Apogee application time in apples
When applying Apogee to control vegetative growth in apple trees, growers should consider timing, rate and compatibility.
Apogee is a plant growth regulator composed of prohexadione-calcium that can be used in apples with significant advantages to the grower. Prohexidione-calcium reduces terminal growth by inhibiting important enzymes that help form growth-specific gibberellins. In laymen’s terms, Apogee helps control tree vigor. Controlling vigor can reduce the amount or intensity of pruning, decrease internal shading – a major proponent to properly color apples, and reduce canopy density for thorough pesticide coverage. This product has also been a reliable tool for minimizing impacts of shoot blight caused by the fire blight pathogen, Erwinia amylovora. Shoots that have less growth are not as susceptible to fire blight, and Michigan State University Extension plant pathologist George Sundin’s work has shown that Apogee greatly reduces the potential for shoot blight. When applying Apogee to apples, growers should consider timing, rate per acre and compatibility with other chemistries in the tank.
Apogee should be applied when vegetative shoot growth is less than 3 inches. To best time the application, there is a seven- to 10-day window beginning at king bloom petal fall. In recent years, we are recommending growers apply slightly earlier than petal fall as most growers miss that king bloom petal fall timing, and if there is more than 3 inches of growth, Apogee will not work as well. Growers should try and time these applications for less than 3 inches of shoot growth, which in many years coincides with king bloom petal fall. This timing applies to most varieties in most years. Two more applications should be made at two-week intervals following the bloom application. Sometimes a fourth application is needed when excessive rainfall or light crops increase vegetative growth.
The rate per acre is usually calculated on a tree row volume basis and can be adjusted to two-thirds of the full-rate. This suggested two-thirds rate per acre is a season-long rate. For example, if trees are at 75 percent tree row volume, then 24 ounces per acre is the seasonal rate (48 x 0.75 x 2/3). Best results are achieved when the seasonal rate is split into three or four sprays. For example, Apogee applications should be applied at 8 + 8 + 8 ounces per acre for a total of 24 ounces per acre per season.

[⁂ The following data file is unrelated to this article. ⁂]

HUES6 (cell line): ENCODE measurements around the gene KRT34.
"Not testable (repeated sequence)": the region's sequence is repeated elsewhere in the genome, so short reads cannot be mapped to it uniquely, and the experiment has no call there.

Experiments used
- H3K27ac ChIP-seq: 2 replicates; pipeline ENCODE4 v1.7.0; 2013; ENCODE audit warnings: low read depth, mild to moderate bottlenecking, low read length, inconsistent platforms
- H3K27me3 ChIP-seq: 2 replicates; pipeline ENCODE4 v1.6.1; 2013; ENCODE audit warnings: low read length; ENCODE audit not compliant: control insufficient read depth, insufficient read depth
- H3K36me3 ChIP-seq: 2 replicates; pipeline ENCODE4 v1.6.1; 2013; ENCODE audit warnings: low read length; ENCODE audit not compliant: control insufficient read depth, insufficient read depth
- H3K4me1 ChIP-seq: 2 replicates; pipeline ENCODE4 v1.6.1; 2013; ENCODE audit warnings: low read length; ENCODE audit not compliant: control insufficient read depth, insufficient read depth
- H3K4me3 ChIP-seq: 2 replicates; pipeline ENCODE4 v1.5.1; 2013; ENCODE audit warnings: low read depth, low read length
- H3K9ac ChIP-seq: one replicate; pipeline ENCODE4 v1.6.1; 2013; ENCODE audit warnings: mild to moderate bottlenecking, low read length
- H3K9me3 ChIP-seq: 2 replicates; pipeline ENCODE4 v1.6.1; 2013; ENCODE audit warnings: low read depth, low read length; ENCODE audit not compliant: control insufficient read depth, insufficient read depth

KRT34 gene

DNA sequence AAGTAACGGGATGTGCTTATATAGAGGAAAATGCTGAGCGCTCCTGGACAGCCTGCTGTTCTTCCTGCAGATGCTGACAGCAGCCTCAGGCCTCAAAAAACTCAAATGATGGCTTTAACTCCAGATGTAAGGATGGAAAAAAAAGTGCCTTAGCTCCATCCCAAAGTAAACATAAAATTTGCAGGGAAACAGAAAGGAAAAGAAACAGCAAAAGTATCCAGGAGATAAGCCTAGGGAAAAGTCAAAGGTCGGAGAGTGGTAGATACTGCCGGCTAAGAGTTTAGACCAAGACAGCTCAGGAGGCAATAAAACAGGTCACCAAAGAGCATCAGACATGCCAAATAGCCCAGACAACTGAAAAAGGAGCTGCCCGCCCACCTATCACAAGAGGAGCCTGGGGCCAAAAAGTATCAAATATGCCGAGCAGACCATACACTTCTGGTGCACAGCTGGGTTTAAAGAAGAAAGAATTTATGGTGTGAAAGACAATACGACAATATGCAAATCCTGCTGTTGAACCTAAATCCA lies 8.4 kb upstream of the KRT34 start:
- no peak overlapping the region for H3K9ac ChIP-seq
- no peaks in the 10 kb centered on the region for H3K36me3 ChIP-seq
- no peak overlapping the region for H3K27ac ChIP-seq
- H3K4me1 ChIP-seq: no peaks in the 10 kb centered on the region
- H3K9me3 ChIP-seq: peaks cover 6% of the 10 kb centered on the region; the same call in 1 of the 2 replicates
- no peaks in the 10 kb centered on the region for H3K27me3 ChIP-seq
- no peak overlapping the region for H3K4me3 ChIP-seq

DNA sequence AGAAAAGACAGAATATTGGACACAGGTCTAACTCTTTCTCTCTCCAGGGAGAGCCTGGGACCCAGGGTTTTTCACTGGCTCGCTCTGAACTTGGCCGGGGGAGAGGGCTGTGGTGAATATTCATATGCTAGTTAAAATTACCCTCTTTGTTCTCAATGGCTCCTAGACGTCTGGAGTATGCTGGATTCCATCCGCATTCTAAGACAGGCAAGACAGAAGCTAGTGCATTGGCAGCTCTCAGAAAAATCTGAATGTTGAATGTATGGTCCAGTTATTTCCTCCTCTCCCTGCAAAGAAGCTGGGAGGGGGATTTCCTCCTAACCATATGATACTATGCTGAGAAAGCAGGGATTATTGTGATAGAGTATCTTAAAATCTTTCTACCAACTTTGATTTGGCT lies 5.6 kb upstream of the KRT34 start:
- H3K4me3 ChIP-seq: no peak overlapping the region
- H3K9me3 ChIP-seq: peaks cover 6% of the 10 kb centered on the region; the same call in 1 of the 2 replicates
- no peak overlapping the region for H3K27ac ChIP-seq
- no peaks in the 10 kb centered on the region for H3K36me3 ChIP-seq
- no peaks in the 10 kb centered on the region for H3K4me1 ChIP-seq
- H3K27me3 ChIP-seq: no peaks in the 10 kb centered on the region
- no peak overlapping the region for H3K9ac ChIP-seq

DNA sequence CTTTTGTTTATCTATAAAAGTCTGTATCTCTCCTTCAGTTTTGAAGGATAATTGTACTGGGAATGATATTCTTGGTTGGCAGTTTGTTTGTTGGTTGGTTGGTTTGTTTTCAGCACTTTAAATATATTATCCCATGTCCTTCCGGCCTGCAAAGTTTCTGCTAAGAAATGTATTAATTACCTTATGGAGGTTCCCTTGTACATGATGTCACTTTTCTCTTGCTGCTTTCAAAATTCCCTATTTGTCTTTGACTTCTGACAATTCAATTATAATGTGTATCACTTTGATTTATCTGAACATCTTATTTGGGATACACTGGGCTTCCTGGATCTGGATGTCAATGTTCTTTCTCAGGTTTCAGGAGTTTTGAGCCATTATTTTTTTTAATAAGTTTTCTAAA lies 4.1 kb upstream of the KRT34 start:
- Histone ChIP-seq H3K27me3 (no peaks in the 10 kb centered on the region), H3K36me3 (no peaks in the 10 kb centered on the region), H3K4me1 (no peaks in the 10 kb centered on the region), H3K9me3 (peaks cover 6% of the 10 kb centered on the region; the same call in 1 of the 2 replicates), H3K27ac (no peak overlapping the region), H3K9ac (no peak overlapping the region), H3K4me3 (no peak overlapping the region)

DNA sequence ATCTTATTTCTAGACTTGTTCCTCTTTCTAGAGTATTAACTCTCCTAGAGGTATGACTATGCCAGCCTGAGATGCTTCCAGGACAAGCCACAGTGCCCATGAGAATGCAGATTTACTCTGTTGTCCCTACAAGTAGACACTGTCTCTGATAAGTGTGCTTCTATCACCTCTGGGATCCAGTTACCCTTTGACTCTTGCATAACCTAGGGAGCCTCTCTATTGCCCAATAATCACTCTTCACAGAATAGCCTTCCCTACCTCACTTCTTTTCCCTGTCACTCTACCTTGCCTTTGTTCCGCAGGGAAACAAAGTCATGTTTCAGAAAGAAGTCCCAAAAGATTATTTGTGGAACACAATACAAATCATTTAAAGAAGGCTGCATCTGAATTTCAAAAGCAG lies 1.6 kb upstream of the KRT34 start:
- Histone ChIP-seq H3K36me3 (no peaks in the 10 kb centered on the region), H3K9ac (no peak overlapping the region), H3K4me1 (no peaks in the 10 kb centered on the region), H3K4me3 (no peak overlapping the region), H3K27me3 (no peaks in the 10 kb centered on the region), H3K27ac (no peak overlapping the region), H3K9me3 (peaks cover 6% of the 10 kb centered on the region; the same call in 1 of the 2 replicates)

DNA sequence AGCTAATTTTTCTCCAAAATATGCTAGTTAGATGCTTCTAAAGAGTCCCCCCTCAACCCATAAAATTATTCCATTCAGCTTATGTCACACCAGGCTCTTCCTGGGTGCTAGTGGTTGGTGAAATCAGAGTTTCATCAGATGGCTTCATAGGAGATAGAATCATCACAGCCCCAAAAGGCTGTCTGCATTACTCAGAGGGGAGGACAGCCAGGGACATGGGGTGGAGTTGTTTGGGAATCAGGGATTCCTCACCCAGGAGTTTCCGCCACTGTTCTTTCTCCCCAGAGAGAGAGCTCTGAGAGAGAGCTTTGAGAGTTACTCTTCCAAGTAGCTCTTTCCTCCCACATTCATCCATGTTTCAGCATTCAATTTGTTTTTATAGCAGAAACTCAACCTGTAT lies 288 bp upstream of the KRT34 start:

When the fire blight risk is high, the first application of Apogee at or prior to king bloom petal fall timing should be increased to as much as 150 percent of the split rate. For example, the rate should be increased from 8 ounces per acre to 12 ounces per acre. If the first spray rate is increased, subsequent sprays (second and third sprays) should be reduced. The seasonal application would be 12 + 6 + 6 = 24 ounces per season instead of 8 + 8 + 8 = 24 ounces. If temperatures continue to remain high with the potential for rainfall for many days this coming week, a higher rate of Apogee is recommended as the epiphytic infection potential (EIP) for fire blight is high at all sites across northwest Michigan.
Apogee is not compatible with calcium or boron in the tank. We also recommend Apogee be applied after the thinner application. If the two-week timing interval is also the ideal time to thin, make the thinning application first and follow with Apogee a few days later. Growers should read the Apogee label carefully. Apogee must be used with an organosilicone surfactant, and an equal weight of spray grade ammonium sulfate should be applied. Do not use Apogee on ‘Empire,’ ‘Stayman’ or ‘Winesap’ because of the potential for fruit cracking.
To conclude, Apogee is an excellent tool to help control vegetative growth, which decreases the need for summer pruning and can suppress the spread of fire blight among shoots and within shoots. The above recommendations are the best way to maximize the use of Apogee.
Dr. Rothwell’s work is funded in part by MSU’s AgBioResearch.